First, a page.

In plea agreement, soldier who refused Iraq return is sentenced to 11 months
A Vilseck-based soldier accused of faking mental illness to avoid serving in Iraq was sentenced Thursday to 11 months in prison, according to the 1st Infantry Division’s staff judge advocate.
Spc. Jason Lux, 24, of the 2nd Battalion, 2nd Infantry Regiment, pleaded guilty to two counts of missing a troop movement. As part of a plea agreement, military prosecutors dropped a charge of malingering, said Capt. Jonathan Larcomb, the division’s senior trial counsel.
Larcomb said Lux had been sent home to Germany in mid-March, six weeks after the 2-2 Infantry deployed to Iraq, to undergo an emergency appendectomy. After his convalescent leave ended, he was allowed to stay three extra weeks to see the birth of his child.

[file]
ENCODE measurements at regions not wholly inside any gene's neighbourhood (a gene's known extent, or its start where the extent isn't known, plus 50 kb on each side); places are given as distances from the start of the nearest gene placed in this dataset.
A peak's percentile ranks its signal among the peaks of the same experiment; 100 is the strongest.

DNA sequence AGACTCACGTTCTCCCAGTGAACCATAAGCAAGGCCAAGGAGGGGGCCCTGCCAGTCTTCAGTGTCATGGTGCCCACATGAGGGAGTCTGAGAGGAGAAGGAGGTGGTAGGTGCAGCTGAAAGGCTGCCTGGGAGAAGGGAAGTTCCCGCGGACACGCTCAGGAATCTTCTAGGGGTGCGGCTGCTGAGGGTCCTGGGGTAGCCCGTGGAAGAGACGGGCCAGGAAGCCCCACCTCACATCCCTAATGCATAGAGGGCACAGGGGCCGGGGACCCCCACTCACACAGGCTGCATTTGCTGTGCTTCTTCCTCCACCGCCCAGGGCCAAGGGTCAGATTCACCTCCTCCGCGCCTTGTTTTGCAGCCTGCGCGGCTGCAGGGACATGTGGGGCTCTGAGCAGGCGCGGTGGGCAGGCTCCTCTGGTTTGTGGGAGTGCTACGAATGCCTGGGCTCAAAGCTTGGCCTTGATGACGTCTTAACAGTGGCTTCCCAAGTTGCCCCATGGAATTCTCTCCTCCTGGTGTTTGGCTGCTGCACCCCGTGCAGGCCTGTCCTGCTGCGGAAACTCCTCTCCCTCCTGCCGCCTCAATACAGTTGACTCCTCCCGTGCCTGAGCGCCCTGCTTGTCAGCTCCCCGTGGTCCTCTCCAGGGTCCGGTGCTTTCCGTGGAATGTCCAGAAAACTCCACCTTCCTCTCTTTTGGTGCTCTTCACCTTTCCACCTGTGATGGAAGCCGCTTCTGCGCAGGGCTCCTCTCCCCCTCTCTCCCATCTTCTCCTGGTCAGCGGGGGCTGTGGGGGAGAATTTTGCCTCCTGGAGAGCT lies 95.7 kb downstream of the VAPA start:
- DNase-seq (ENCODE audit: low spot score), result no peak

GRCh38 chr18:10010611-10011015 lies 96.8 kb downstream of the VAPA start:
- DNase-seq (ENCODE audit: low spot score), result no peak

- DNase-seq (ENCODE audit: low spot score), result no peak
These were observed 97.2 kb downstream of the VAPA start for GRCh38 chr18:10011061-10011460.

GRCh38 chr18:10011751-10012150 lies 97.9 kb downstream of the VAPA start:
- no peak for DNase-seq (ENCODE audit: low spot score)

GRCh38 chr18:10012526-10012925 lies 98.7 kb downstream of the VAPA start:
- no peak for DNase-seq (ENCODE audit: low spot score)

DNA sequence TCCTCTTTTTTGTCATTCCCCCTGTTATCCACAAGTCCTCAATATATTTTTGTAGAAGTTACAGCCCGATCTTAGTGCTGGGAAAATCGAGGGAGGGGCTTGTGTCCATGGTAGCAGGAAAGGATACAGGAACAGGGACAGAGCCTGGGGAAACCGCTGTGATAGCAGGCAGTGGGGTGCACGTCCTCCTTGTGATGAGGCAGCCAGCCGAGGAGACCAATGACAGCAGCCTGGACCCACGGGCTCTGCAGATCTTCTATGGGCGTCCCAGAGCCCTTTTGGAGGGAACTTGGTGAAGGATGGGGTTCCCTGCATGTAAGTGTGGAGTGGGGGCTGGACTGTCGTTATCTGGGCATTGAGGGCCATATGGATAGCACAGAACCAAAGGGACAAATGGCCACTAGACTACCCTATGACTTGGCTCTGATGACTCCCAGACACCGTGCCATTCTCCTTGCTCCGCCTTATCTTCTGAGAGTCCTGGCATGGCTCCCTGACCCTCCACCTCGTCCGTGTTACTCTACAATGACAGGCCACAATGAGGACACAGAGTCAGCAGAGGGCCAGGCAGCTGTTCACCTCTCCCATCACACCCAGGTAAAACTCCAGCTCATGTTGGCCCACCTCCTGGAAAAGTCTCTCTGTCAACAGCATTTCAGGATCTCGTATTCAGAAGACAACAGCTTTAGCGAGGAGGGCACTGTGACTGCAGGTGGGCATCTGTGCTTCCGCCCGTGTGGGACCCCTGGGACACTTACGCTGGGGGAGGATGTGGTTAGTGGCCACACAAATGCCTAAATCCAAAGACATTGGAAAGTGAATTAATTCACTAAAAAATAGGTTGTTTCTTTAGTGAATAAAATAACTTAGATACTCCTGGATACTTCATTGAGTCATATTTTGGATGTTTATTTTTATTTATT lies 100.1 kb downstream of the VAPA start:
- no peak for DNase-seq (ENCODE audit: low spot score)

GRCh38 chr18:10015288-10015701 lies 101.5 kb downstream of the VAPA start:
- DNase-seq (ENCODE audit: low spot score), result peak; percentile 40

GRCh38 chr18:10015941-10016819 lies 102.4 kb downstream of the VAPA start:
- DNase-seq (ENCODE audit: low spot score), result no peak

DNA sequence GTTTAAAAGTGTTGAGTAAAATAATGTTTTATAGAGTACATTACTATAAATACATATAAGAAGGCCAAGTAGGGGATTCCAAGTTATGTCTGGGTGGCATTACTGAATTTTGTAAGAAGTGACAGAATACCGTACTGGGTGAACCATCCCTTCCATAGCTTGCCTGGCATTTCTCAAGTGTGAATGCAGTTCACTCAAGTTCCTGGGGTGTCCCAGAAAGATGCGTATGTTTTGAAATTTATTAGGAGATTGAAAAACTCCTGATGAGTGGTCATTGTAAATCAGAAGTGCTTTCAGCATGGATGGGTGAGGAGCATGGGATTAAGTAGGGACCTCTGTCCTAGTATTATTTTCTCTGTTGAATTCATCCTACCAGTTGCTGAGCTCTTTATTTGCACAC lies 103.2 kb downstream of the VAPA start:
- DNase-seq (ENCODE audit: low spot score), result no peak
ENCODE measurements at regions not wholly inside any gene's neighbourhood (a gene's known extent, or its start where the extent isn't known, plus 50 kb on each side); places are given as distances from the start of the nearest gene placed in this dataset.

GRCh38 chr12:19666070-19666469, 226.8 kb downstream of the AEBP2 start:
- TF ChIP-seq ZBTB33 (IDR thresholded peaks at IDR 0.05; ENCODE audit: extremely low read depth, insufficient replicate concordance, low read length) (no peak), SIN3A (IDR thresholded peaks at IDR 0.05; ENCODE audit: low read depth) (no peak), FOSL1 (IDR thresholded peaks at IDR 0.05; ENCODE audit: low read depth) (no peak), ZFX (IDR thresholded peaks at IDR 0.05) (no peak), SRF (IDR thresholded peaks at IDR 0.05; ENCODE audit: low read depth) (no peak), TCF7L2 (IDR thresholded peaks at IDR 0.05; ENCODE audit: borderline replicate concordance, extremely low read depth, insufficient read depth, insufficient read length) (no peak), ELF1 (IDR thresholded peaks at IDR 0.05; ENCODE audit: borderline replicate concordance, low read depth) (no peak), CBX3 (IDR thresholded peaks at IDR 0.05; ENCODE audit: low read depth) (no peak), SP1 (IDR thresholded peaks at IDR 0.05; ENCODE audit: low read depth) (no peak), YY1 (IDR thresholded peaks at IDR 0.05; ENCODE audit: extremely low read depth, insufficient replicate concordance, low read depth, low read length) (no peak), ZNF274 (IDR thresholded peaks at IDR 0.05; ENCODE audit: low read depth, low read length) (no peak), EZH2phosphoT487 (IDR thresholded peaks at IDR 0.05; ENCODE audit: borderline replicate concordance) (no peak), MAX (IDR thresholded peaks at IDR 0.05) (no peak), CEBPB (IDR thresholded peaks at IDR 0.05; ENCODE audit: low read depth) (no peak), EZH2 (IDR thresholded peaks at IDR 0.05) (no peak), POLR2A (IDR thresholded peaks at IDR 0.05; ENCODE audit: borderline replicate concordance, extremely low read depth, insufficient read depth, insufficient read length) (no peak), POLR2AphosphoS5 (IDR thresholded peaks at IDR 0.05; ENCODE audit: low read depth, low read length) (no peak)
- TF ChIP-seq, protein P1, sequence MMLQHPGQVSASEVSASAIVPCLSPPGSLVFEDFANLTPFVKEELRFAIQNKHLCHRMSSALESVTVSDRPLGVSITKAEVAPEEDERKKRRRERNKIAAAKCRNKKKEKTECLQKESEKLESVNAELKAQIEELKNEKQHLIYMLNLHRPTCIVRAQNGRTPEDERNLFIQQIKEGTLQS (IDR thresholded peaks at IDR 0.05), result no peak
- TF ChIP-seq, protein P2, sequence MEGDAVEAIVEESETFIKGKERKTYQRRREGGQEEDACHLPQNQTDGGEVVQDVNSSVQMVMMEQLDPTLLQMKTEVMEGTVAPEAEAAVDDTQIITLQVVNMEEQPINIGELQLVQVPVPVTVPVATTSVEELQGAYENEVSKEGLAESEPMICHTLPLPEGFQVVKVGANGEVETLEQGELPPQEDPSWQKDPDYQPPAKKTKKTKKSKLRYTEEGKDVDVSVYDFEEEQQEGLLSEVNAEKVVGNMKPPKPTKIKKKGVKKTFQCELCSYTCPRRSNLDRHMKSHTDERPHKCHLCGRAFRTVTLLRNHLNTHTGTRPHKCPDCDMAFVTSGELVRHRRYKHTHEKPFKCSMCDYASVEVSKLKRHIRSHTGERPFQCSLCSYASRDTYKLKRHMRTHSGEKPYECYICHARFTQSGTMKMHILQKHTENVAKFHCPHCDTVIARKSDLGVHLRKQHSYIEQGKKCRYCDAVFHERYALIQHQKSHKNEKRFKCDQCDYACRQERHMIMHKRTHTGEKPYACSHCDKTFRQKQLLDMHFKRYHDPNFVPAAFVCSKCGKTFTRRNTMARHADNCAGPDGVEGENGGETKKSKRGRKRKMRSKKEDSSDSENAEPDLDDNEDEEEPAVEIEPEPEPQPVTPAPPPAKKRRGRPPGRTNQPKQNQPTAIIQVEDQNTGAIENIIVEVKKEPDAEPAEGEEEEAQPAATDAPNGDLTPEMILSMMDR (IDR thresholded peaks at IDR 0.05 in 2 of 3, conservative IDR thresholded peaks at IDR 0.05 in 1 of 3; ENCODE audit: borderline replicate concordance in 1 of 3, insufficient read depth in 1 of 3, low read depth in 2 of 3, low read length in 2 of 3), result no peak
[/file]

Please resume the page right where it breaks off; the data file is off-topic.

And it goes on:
Then Lux told his commanders he was depressed and suicidal and unable to return to Iraq. Three psychiatrists, Larcomb said, pronounced Lux fit to deploy, and his command scheduled him to fly back in June.
The first time he went to his psychiatrist, and the second time he refused to go — although, Larcomb said, he had been offered a noncombat job. His attorney, Capt. Rob Stelle, said in court Lux had told his command he feared he might hurt himself or someone else if he deployed.
Besides the jail time, the judge, Lt. Col. Robin Hall, ordered Lux to forfeit all pay during his jail term, reduced him to the lowest enlisted rank and handed him a bad-conduct discharge.